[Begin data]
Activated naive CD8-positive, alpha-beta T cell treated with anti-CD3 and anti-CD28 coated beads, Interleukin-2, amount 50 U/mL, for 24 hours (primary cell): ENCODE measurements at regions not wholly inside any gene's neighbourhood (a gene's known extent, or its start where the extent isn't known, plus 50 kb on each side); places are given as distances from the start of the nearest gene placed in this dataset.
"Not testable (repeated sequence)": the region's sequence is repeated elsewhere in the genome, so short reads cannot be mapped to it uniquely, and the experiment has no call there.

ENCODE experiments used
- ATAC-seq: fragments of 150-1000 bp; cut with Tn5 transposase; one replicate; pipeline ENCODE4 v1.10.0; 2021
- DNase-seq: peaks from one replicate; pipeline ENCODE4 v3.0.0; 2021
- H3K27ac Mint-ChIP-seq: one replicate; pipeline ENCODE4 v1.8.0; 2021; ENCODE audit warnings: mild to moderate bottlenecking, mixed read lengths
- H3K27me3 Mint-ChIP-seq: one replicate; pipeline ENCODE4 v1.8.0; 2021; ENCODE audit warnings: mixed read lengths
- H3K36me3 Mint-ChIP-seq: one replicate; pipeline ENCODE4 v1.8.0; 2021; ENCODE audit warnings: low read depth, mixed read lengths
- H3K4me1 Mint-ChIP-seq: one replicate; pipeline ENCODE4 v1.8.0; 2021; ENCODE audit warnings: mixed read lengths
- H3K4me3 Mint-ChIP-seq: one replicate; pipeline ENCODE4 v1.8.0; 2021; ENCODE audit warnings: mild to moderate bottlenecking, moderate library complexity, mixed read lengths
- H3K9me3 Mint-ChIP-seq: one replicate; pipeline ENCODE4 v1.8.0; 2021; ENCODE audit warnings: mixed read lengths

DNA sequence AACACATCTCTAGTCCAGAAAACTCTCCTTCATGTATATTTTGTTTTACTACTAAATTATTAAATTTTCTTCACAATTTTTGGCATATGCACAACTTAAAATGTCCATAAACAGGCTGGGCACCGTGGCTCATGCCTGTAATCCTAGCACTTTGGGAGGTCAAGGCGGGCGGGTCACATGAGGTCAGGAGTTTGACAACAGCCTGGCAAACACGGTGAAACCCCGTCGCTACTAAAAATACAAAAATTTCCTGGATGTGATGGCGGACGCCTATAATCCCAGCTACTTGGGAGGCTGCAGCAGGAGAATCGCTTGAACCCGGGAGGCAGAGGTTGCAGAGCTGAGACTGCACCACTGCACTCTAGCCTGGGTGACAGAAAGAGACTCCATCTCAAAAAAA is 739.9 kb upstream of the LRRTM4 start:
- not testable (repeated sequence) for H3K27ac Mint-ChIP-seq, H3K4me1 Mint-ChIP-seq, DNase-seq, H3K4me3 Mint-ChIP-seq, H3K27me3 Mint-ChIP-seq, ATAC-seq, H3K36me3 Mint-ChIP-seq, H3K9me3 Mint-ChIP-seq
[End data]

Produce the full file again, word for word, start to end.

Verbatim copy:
Activated naive CD8-positive, alpha-beta T cell treated with anti-CD3 and anti-CD28 coated beads, Interleukin-2, amount 50 U/mL, for 24 hours (primary cell): ENCODE measurements at regions not wholly inside any gene's neighbourhood (a gene's known extent, or its start where the extent isn't known, plus 50 kb on each side); places are given as distances from the start of the nearest gene placed in this dataset.
"Not testable (repeated sequence)": the region's sequence is repeated elsewhere in the genome, so short reads cannot be mapped to it uniquely, and the experiment has no call there.

ENCODE experiments used
- ATAC-seq: fragments of 150-1000 bp; cut with Tn5 transposase; one replicate; pipeline ENCODE4 v1.10.0; 2021
- DNase-seq: peaks from one replicate; pipeline ENCODE4 v3.0.0; 2021
- H3K27ac Mint-ChIP-seq: one replicate; pipeline ENCODE4 v1.8.0; 2021; ENCODE audit warnings: mild to moderate bottlenecking, mixed read lengths
- H3K27me3 Mint-ChIP-seq: one replicate; pipeline ENCODE4 v1.8.0; 2021; ENCODE audit warnings: mixed read lengths
- H3K36me3 Mint-ChIP-seq: one replicate; pipeline ENCODE4 v1.8.0; 2021; ENCODE audit warnings: low read depth, mixed read lengths
- H3K4me1 Mint-ChIP-seq: one replicate; pipeline ENCODE4 v1.8.0; 2021; ENCODE audit warnings: mixed read lengths
- H3K4me3 Mint-ChIP-seq: one replicate; pipeline ENCODE4 v1.8.0; 2021; ENCODE audit warnings: mild to moderate bottlenecking, moderate library complexity, mixed read lengths
- H3K9me3 Mint-ChIP-seq: one replicate; pipeline ENCODE4 v1.8.0; 2021; ENCODE audit warnings: mixed read lengths

DNA sequence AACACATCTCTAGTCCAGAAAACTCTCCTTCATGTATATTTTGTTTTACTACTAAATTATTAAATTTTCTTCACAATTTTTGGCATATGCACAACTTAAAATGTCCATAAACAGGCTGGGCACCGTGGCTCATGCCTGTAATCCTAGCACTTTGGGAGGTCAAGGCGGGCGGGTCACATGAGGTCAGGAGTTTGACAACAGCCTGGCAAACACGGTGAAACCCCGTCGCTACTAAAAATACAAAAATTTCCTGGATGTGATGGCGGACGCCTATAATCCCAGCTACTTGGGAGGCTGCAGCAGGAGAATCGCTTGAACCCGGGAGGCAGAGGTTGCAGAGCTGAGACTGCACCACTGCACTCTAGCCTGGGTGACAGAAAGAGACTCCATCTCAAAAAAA is 739.9 kb upstream of the LRRTM4 start:
- not testable (repeated sequence) for H3K27ac Mint-ChIP-seq, H3K4me1 Mint-ChIP-seq, DNase-seq, H3K4me3 Mint-ChIP-seq, H3K27me3 Mint-ChIP-seq, ATAC-seq, H3K36me3 Mint-ChIP-seq, H3K9me3 Mint-ChIP-seq